With extreme drought conditions affecting more than half of the U.S., and in excess of 30 percent of the corn crop rated at poor or very poor conditions – this year’s forages are likely to present some challenges.
“Unfortunately you can’t control the plant that’s presented for harvest,” says Martha Baker, dairy nutrition specialist with Purina Animal Nutrition LLC. “But you can control what you do with it.
The upside to dealing with drought-stressed forages is that total plant digestibility tends to go up and they tend to be good quality feeds, because of higher stem to leaf ratios. “Improved digestibility offers some advantages and is something dairy producers and nutritionists need to keep in mind when formulating rations with this year’s crop,” she says.
To handle and feed drought-stressed forages, Baker offers the following advice:
Decide when to harvest. Knowing when to harvest corn silage may be a challenge this year as some of the corn crop likely did not develop ears because it didn’t pollinate. To ease the decision on when to harvest, Baker advises to keep an eye on total plant dry matter; aiming for a total plant dry matter of 30 to 38 percent. “Remember the forages will dry quicker, so be sure to watch the rate at which the plant is maturing and drying,” she adds.
Keep an eye on nitrate levels in the corn crop. Baker explains that nitrate levels can be problematic in drought-stressed corn; nitrates start to accumulate in the plant when it stops converting them into plant protein. The bottom 6 to 8 inches of the plant has the highest nitrate levels.
“If you’re not dealing with green chop, nitrates shouldn’t be an issue because ensiling reduces nitrates by 40 percent,” she says. “But if you do feed green chop, consider raising the corn head during harvest, as the herd could experience major toxicity issues if the plant is fed.”
To evaluate nitrate levels in the crop prior to harvest, submit a sample to a laboratory for evaluation. Samples should be taken at the height that the plant will be chopped.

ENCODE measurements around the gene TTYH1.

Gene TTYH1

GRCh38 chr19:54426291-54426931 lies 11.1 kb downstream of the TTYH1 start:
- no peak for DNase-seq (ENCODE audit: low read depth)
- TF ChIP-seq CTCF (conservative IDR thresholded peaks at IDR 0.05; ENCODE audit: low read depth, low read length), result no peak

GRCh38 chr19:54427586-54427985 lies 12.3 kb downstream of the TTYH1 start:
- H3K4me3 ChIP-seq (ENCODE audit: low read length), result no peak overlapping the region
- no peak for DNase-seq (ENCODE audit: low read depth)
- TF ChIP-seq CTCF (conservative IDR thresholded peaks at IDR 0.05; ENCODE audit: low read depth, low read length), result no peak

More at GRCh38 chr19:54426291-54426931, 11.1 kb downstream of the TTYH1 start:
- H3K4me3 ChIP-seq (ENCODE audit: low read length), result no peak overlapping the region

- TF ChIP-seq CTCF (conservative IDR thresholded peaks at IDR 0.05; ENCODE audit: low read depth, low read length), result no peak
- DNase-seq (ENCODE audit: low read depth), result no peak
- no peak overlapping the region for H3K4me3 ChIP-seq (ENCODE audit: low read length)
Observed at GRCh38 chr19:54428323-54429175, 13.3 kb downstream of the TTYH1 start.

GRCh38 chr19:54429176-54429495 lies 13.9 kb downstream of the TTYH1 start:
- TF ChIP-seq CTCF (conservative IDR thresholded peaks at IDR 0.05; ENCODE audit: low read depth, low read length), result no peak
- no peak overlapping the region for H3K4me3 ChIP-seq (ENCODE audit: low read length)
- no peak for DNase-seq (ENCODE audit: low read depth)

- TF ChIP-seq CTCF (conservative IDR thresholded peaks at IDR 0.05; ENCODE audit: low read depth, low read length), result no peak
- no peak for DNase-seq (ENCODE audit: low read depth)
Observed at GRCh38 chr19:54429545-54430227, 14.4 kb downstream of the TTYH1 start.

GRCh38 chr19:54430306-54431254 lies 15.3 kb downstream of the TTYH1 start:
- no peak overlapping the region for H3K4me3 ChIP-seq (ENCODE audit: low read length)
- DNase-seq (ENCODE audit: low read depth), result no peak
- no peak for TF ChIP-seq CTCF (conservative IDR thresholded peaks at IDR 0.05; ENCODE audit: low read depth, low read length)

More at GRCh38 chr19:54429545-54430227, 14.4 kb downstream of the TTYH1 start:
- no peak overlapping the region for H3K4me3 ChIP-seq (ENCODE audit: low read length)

Use inoculants. “If you don’t normally use inoculants, this year they should certainly be considered,” says Baker, not only are the natural bacteria levels lower, the sugars and carbohydrates needed for efficient fermentation will be lower. With forages in such short supply any step that can be taken to reduce dry matter losses should be taken.
Watch for prussic acid poisoning. If you are working with grass hay or haylage, Baker advises to keep an eye out for prussic acid poisoning. “The bottom portion of the stem poses the most danger.”
Get a handle on what the forage inventory looks like for your operation. Talk with your nutritionist today to put a plan in place to help control feed cost through 2013 and still allow for high production and a healthy rumen, says Baker, noting that producers may need to look to forage and fiber extenders to fill a void in inventory.
“Regardless of the forages you are presented with, it should always be top of mind to feed every cow, exactly what she needs, where she needs it, when she needs it – nothing more and nothing less,” says Baker. This approach will aid dairy farmers in capturing opportunities for improved efficiency.
For more information on feeding drought-stressed forages, contact your local Purina Animal Nutrition representative or go to: www.lolfeed.com.
Source: Purina Animal Nutrition LLC